NOTE: We have added 20 more large resolution Blu-ray captures (in lossless PNG format) for DVDBeaver Patrons HERE

Kino's
Blu-ray of "Man of the East" is given the DTS-HD Master Audio treatment, here in 16-bit 2.0 The rather forgettable score (even acknowledged as mediocre in Alex Cox's must-listen commentary) is thanks to Guido and Maurizio De Angelis (under the pseudonym Oliver Onions). Though the overall sound design is somewhat flat, dialogue is audible and intelligible. There are optional English subtitles on this Region 'A' Blu-ray from Kino Lorber.

Alex Cox (author of the indispensable '10,000 Ways to Die: A Director's Take on the Spaghetti Western' provides another fabulous commentary. Cox talks of how this movie was to have been the third in the Trinity series of films, starring Hill and Spencer, with Spencer not really keen on being in a film with multiple henchmen, thus allowing Harry Carey Jr. to step in, playing against type. Cox is brutally honest about his feelings for the film, at once declaring that the "film moves at a pace that makes one think they have all the time in the world". Later when discussing the rather dull look of the film, Cox states "Enzo Barboni never went out of his way to secure a great or striking location, and indeed the visual aspect of the film doesn't seem to be a priority. Yet, Barboni had been the Cinematographer of several visually striking westerns including "Django'' and "Hellbenders" for Corbucci, "Texas, Adios", Texas Goodbye". Cox goes on to discuss Barboni's use of the pseudonym E.B. Clucher for this later period of his filmmaking. Later on in a boring exposition scene, Cox mentions that even this film's use of the 'Jake the explainer' trope is abandoned part way through the scene. The director/author goes on to recount a common saying at the time, "after the success of Django in 1966, if you couldn't get Franco Nero, you could always get Terrence Hill''. Perhaps what best sums up the commentary is during a silly, broad comedy scene involving a bicycle, Cox notes that when compared to the 65-69 Italian Westerns, "The great Italian Westerns were violent, shocking... peopled with maniacs... visually and musically extraordinary, with great bravura performances. how the genre has changed in 4 or 5 years''. It's a brilliant commentary for a mediocre film. The only other feature is the film's trailer (and a handful of other trailers).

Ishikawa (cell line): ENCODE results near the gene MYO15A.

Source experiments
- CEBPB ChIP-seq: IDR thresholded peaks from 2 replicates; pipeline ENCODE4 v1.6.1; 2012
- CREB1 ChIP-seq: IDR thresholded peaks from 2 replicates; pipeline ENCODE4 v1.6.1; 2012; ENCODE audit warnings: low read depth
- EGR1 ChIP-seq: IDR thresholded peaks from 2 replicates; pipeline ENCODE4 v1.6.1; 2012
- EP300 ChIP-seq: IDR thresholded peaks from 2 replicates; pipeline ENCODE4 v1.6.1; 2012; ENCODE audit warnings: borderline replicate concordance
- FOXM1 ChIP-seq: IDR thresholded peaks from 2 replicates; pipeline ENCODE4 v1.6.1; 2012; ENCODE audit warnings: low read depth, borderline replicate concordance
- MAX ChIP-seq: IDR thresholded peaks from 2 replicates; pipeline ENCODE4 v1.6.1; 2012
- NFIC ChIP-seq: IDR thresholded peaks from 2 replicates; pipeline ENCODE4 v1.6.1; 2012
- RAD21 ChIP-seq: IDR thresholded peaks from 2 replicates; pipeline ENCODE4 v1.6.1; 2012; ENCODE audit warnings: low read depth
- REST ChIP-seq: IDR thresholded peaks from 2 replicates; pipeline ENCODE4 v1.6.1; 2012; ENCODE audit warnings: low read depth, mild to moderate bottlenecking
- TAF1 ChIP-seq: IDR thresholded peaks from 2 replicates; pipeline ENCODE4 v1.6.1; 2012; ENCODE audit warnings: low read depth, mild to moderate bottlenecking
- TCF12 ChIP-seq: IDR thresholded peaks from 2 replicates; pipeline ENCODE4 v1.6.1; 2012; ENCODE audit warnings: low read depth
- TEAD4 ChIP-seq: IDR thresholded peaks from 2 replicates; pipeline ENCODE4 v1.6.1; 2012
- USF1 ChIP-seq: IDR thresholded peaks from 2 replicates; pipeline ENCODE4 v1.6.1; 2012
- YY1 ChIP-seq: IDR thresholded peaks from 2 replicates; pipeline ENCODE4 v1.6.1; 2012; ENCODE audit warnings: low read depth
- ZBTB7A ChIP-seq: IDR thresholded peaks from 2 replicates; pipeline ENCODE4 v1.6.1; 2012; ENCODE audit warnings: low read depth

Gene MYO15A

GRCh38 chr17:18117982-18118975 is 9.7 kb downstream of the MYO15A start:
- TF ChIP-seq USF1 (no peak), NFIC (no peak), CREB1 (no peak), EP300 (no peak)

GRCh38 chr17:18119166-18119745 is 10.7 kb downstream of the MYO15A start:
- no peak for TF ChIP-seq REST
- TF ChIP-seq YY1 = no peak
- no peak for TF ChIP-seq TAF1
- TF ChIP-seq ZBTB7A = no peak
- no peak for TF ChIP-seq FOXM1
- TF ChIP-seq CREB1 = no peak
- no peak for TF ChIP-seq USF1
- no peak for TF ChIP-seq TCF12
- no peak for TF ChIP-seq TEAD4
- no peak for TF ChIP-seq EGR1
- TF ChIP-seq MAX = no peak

Kino's
Blu-ray of "Man of the East" is a fine presentation of what is, in my mind, a forgettable film. There may be fans out there though, perhaps those that enjoyed the first two Trinity films will want to seek this out. I found the comedy much too broad and safe, and not much tension to the plot. That said, Alex Cox's commentary is worth listening to, hopefully many will take the opportunity to do so.

Colin Zavitz

 


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Distribution Kino - Region 'A' - Blu-ray